U.S. President Barack Obama says he believes nuclear power is an important source of energy in the United States.
Mr. Obama said in a television interview Tuesday that nuclear plants are designed to withstand certain levels of natural disasters, including earthquakes and floods. But he acknowledged that no energy facility is completely foolproof. He said it is important to work on improving the safety of nuclear technologies.
A spokesman for the U.S. Nuclear Regulatory Commission, Scott Burnell, told VOA Tuesday that any request to build a nuclear power plant in the United States has to take into account the possibility of severe events at any given site, like heavy snow, flooding, earthquakes and tsunamis.
Burnell said the United States will look into all the information gathered form the nuclear crisis in Japan to see what can be learned from it.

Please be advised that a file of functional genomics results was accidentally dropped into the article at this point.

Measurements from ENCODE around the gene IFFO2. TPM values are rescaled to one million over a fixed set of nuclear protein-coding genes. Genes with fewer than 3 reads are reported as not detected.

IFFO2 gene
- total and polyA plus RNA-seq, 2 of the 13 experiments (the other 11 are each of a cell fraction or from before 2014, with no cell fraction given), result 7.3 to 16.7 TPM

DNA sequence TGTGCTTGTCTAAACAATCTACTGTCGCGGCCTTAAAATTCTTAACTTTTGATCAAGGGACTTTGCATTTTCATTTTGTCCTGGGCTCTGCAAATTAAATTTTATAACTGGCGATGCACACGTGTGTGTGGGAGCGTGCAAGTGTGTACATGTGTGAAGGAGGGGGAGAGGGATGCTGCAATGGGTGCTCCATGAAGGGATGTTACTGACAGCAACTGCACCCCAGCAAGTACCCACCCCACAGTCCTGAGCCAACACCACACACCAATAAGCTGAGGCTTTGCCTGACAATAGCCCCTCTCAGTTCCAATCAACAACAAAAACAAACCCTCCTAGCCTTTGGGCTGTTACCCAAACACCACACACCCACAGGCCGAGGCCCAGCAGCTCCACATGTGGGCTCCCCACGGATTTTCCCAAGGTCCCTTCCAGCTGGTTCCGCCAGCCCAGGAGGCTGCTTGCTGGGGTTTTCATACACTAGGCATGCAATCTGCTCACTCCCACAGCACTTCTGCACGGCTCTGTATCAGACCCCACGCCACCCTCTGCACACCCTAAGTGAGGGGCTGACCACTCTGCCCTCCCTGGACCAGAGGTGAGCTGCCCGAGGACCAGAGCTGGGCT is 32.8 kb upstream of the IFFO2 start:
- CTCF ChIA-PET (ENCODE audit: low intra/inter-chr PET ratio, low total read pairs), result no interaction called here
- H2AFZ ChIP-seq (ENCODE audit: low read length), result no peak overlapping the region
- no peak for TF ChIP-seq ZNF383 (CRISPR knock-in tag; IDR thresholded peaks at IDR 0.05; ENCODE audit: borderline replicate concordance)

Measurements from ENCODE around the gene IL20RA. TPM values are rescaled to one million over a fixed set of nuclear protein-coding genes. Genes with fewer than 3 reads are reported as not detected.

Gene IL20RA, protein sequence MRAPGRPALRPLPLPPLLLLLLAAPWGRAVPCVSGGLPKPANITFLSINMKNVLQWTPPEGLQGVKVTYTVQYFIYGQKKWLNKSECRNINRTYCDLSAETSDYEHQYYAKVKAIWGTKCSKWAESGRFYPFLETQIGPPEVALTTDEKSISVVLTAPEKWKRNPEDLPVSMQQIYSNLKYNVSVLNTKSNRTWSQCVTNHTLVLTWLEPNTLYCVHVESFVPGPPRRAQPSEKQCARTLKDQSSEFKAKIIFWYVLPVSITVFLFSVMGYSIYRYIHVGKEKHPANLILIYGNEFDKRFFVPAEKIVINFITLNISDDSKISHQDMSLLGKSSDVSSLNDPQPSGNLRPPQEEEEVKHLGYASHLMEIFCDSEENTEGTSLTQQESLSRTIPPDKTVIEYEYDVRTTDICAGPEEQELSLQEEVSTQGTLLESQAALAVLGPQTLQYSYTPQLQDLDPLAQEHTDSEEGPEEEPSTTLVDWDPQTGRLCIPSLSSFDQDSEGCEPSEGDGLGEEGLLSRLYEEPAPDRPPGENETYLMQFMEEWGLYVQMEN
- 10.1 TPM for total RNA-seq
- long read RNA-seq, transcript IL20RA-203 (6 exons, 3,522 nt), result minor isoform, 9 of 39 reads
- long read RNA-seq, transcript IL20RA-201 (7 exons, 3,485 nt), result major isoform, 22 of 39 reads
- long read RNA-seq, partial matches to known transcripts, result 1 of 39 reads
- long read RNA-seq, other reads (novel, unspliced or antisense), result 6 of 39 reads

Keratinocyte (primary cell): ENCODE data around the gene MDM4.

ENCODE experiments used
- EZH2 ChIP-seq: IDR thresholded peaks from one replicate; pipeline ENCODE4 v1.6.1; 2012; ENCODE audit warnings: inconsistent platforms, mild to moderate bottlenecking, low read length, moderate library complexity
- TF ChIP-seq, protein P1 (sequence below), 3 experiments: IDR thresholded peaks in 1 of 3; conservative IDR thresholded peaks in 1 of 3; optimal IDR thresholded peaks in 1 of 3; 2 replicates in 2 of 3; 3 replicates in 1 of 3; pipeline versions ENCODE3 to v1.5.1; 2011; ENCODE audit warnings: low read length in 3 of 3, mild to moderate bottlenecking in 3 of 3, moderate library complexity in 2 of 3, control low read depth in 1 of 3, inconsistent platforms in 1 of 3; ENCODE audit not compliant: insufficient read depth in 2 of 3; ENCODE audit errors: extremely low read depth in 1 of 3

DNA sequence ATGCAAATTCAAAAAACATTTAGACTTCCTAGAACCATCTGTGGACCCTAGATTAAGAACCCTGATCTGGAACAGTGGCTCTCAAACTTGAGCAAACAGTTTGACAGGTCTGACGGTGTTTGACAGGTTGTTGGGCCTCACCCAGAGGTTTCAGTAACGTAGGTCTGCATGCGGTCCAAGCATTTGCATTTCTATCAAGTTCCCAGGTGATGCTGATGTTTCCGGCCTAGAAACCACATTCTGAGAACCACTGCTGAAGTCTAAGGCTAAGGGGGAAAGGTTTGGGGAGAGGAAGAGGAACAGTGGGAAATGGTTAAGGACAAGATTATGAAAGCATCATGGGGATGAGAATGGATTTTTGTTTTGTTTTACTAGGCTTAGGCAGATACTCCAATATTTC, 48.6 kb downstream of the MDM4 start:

The problems at Japan's quake-stricken nuclear power plant is hurting the global nuclear industry, with stock prices falling for companies that build or operate nuclear power plants. There also has been a decline in the price of uranium fuel.
Investor concern follows the temporary closure of some nuclear power plants in Germany, and plans by many nations to closely review safety issues related to earthquakes and cooling systems that are at the heart of the problems in Japan.
Nuclear power provides almost one-fifth of the world's electricity, from 442 nuclear power plants. The United States has 104 nuclear power plants, more than any other nation. But France is more dependent on nuclear energy than most nations, getting about three-quarters of its electricity from nuclear sources.
Another 65 nuclear power plants are under construction, and hundreds more are in some stage of planning.
About one-third of those new plants are in China, which needs more electricity to power its strong economic growth. India also has about a half-dozen plants under construction.